The majority of outstanding megachurch mortgage debt is characterized by five-to-seven-year term debt. Many of those churches that paid attention to the last interest rate cycle refinanced their debt in 2003 or 2004. If this is true of your church, you may feel you have a good interest rate for another one to three years. However, you should be thinking very carefully about where interest rates may be one to three years from now. 

The federal government is pumping record levels of dollars into the economy in an attempt to stimulate a recovery. This will inevitably lead to price inflation. When the cost of goods and services rise, investors demand a greater return on fixed income investments. This alone will put upward pressure on U.S. Treasury rates. U.S. Treasury interest rates drive all other interest rate indexes commonly used to price fixed interest rates for church borrowers.

In addition to inflation, you should also consider the rapidly increasing level of total U.S. debt and related implications regarding the federal government's credit rating. If global investors begin to perceive greater risk, they will require a greater reward when investing in U.S. Treasuries. This may also put upward pressure on interest rates over the next few years.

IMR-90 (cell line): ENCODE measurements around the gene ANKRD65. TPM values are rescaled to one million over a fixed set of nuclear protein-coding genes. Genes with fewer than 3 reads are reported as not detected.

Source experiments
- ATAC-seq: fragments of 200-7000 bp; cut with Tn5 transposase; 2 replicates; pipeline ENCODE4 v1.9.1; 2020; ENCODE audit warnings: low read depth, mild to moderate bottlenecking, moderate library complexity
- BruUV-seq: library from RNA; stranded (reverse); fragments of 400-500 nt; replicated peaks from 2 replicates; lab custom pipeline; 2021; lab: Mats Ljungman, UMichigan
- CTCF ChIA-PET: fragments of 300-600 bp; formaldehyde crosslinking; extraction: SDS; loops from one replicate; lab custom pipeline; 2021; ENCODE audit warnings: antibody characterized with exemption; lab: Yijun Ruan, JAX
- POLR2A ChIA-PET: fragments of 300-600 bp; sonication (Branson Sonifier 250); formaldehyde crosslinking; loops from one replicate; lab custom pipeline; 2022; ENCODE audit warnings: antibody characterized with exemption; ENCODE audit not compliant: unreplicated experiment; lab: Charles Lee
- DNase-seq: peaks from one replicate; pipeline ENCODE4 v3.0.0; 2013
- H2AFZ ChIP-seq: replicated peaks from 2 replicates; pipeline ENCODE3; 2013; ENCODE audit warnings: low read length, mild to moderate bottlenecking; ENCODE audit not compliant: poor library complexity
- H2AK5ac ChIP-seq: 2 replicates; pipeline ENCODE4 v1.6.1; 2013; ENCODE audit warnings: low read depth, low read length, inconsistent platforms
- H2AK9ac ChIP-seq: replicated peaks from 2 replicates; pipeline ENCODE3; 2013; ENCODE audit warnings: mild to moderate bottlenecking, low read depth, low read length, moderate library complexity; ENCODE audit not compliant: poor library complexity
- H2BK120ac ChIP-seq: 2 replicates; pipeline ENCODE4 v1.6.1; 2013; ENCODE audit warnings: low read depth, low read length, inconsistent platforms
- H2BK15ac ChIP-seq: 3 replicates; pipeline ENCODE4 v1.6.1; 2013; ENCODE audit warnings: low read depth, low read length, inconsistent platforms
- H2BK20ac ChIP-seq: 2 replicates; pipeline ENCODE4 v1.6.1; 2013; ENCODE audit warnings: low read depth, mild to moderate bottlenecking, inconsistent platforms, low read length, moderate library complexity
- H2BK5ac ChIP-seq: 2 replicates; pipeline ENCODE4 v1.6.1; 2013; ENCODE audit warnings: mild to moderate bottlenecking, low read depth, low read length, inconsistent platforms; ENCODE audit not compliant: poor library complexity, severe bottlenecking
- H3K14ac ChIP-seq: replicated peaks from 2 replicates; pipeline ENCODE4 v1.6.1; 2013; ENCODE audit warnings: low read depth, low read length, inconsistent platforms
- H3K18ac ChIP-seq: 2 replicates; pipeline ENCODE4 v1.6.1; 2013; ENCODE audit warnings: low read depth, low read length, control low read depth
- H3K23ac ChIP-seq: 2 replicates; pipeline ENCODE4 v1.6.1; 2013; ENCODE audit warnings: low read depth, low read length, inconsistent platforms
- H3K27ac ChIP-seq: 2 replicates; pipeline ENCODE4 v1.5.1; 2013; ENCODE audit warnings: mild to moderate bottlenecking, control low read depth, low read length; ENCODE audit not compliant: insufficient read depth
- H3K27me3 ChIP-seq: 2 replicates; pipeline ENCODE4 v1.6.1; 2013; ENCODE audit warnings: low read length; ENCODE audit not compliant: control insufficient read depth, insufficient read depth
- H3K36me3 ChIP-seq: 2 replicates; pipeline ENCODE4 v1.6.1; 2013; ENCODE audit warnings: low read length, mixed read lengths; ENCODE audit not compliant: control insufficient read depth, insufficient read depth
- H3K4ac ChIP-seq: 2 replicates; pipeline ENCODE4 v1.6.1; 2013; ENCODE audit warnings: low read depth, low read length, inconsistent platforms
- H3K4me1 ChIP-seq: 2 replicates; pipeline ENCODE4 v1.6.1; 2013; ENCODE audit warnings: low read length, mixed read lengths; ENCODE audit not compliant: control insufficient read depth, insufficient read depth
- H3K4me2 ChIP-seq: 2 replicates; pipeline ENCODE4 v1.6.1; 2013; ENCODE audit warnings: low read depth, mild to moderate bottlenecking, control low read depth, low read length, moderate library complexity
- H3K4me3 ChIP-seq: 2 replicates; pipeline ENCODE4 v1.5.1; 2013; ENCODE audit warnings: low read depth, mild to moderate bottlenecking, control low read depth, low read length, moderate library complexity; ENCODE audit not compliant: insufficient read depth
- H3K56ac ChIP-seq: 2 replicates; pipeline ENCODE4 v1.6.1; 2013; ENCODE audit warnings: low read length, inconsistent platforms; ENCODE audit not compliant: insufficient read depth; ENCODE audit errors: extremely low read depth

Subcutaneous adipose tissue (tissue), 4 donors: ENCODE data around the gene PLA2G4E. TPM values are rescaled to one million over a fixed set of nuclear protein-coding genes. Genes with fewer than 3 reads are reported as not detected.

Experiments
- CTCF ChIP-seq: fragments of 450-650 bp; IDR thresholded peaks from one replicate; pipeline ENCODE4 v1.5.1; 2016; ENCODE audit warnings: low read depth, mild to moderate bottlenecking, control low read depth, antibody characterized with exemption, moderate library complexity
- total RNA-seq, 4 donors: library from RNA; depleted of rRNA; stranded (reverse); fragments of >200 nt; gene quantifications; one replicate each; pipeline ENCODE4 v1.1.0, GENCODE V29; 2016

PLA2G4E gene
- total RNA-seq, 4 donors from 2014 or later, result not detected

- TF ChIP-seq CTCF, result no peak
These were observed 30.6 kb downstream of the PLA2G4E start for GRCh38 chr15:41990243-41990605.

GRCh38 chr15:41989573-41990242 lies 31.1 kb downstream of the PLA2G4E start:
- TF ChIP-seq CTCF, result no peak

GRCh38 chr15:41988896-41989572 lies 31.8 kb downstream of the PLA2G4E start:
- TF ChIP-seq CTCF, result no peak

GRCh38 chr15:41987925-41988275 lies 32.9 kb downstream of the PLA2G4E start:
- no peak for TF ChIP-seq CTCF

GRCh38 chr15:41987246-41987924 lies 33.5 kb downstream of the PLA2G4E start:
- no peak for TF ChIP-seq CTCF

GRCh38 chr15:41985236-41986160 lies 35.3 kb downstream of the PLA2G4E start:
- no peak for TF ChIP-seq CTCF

Your current loan may include a prepayment penalty. Don't let this stop you from opening a dialogue with a qualified church banker. They can help you to weigh the cost of the penalty against the potential consequence of waiting to renew your loan in a higher interest rate environment. You may be surprised how little upward rate movement is needed to reach a break-even point in terms of your total expense across the next five or 10 years.   

Now is clearly the time to get interested in interest rates. The benefits may well prove eternal.

Dan Mikes is executive vice president and national manager of Bank of the West's Church & School Loan Divisions, www.bankofthewest.com.